Article – Nod for second WA uranium mine5 May 2015
24 April 2015
The West Australian
Cameco and its partner Mitsubishi have received Federal environmental approval to develop the Kintyre uranium mine in the eastern Pilbara.
Although development plans are on hold because of the weak uranium price, Cameco today welcomed the approval from Federal Environment Minister Greg Hunt, which followed the sign-off from WA Environment Minister Albert Jacob last month.
Federal approval includes conditions covering radiation, ground and surface water, terrestrial fauna and mine closure, which are required to be met before mining can commence.
“Cameco welcomes Minister Hunt’s approval of Kintyre and will ensure all regulatory conditions are met,” Cameco Australia managing director Brian Reilly said.
“We are confident the project can be safely constructed, operated and decomissioned in a way which maintains the ecological functions and environmental values in the area.”
He said the Federal approval followed the highest and most thorough level of environmental impact assessment and more than four years of extensive community consultation and rigorous environmental and technical studies.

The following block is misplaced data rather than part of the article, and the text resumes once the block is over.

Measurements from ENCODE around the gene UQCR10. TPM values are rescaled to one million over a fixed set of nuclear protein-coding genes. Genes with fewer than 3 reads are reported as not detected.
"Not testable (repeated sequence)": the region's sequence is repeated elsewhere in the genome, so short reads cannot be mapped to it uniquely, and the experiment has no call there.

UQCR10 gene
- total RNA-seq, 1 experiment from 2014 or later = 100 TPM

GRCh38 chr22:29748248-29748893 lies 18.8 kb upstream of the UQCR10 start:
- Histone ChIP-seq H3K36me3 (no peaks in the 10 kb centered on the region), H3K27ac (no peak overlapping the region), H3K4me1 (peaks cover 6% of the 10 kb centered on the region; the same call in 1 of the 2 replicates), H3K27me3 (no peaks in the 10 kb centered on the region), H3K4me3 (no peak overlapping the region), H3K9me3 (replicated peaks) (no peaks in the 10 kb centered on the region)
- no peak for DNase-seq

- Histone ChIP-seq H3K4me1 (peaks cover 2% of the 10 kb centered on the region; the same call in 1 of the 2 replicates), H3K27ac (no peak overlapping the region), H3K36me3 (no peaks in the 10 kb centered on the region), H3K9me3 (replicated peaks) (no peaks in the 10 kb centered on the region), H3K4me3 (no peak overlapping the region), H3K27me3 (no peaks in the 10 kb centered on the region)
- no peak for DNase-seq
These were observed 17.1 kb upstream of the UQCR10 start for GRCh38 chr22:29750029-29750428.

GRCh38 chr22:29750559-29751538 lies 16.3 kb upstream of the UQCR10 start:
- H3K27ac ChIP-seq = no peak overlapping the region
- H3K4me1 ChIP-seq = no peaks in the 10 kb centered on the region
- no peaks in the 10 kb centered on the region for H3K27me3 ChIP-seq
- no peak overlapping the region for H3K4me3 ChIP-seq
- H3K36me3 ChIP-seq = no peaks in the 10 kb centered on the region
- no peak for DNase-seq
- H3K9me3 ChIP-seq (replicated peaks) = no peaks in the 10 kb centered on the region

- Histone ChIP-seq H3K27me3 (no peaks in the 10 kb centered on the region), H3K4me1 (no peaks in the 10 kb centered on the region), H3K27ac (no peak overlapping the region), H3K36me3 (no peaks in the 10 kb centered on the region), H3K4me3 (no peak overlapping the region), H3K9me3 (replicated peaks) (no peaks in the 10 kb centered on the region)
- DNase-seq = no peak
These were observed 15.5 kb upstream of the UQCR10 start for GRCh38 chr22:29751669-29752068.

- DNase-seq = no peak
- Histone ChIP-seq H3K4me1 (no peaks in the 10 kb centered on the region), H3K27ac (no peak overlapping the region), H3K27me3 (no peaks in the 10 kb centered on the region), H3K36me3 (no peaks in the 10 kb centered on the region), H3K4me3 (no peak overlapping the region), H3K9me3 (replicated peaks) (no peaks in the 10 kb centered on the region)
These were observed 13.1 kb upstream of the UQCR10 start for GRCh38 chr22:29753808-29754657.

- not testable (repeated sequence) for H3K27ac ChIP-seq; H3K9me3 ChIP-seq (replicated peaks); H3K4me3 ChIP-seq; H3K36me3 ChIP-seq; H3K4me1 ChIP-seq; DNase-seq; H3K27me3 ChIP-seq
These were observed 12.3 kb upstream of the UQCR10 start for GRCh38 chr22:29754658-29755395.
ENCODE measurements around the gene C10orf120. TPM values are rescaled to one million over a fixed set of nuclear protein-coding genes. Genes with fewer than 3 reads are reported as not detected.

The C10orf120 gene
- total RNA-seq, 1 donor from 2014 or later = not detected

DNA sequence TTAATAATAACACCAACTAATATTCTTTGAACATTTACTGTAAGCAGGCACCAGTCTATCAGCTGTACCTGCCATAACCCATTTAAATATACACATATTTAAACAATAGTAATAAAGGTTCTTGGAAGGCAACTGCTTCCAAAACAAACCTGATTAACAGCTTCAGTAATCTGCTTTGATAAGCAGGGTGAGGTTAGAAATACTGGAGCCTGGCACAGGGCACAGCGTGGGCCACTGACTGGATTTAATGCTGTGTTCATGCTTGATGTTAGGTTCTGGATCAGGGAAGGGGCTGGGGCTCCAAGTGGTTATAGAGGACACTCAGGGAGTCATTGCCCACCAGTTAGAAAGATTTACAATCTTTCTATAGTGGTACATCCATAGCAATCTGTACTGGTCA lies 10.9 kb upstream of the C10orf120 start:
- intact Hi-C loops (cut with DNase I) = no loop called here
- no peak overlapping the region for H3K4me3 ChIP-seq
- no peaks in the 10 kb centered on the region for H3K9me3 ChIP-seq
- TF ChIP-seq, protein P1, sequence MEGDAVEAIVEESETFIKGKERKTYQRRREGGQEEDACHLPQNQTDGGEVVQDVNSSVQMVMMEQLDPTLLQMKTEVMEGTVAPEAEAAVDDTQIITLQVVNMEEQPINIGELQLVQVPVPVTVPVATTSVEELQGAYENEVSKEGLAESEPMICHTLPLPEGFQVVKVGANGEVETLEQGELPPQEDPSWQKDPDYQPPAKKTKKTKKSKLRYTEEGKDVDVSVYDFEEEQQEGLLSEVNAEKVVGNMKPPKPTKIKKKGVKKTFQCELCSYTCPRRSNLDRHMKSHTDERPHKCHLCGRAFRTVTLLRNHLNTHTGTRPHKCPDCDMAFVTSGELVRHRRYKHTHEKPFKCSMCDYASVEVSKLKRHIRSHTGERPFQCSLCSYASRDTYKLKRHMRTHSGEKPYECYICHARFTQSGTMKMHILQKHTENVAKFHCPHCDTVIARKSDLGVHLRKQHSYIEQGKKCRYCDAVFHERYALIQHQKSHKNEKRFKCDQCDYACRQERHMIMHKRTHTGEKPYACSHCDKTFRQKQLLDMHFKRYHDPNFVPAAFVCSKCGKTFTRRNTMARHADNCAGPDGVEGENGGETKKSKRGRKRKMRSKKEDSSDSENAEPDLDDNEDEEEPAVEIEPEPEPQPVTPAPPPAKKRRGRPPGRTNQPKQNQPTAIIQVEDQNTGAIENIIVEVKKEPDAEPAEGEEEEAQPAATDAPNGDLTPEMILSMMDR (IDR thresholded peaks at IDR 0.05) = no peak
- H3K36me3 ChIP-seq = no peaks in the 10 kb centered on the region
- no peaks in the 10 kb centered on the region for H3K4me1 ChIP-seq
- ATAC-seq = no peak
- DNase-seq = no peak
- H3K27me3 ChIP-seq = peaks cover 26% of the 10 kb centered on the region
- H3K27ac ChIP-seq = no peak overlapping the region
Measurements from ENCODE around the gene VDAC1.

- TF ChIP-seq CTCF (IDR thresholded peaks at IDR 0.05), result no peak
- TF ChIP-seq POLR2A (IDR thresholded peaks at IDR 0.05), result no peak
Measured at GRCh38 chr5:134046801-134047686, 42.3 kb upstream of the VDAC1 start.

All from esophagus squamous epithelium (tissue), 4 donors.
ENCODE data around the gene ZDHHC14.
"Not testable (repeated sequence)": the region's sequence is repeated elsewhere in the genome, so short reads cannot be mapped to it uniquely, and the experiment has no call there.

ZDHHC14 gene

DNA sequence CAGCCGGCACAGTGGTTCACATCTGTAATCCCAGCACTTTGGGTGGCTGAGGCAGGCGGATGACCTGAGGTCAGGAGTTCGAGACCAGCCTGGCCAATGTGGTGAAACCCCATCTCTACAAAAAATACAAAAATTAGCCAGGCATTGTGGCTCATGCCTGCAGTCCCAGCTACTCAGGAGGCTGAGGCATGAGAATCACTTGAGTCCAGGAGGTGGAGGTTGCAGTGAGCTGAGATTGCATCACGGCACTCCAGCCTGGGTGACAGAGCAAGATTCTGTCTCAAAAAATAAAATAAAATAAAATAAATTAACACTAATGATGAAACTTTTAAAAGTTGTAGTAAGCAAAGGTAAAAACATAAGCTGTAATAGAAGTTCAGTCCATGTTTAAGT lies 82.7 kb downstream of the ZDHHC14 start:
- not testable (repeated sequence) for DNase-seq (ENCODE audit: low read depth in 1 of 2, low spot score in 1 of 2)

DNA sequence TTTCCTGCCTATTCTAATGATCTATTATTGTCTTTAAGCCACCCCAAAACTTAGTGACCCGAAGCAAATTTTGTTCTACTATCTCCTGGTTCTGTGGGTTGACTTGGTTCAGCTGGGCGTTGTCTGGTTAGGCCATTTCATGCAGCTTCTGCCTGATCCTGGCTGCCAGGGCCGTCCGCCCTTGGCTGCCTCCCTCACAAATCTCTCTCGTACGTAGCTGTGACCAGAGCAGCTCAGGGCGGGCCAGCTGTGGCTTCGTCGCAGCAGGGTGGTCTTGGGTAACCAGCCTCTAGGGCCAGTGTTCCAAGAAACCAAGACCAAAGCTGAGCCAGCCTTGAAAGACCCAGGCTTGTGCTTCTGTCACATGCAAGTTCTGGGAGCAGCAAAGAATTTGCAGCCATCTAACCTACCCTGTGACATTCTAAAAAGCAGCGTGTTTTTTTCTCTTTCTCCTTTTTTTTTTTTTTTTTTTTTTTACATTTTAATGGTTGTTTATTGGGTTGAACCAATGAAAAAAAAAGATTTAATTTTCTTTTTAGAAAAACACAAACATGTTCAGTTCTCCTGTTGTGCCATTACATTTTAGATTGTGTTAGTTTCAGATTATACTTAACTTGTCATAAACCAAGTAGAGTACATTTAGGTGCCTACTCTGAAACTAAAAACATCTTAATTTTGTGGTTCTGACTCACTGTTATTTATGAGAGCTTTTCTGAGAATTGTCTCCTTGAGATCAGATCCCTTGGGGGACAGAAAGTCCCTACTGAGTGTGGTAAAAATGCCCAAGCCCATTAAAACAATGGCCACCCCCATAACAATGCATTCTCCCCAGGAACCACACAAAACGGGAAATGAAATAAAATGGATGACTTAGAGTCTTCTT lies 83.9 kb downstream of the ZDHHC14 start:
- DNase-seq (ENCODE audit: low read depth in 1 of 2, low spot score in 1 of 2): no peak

Mr Reilly said Cameco was taking prudent steps to prepare its Australian projects for a development decision when market conditions signal new uranium production is required.
“For Kintyre, this means continuing to build strong relationships with stakeholders and identifying additional resources to improve the economics of the project,” Mr Reilly said.
Canadian uranium giant Cameco owns 70 per cent of Kintyre and is the project operator.
Cameco is the second WA uranium project to receive environmental approval, trailing only Toro Energy’s smaller Wiluna proposal.
Federal Opposition resources spokesman Gary Gray welcomed the environmental approval
“(It) brings forward the possibility of WA opening up uranium mining,” Mr Gray said.
“This decision plus Toro is very good for WA and for the portfolio of metals produced by WA mining.
“Since Labor opened the door for exports to India, the market has become more positive.”
WA mines and petroleum minister Bill Marmion also welcomed Mr Hunt’s decision.
“This marks another important step forward for Western Australia’s uranium industry,” he said.
The project is subject to conditions including that it must commence within five years, comply with strict reporting conditions, make environmental data publicly available and take extensive fauna protection measures.
Mr Marmion said the State Government was committed to responsibly developing the uranium industry and that West Australians should be reassured by WA’s robust safety and environmental regulations.
The State now has four uranium projects in the advanced stages of development.
“More than $300 million has been invested in WA uranium exploration since the Liberal National Government lifted the mining ban in 2008,” Mr Marmion said.
“With positive signs for a price recovery, including recent progress on an export agreement between Australia and India, these mines could be exporting $1 billion worth of uranium by 2020.
“Importantly, they will generate more than 1500 jobs during the construction phases and 500 jobs once in production.”
Courtesy of The West Australian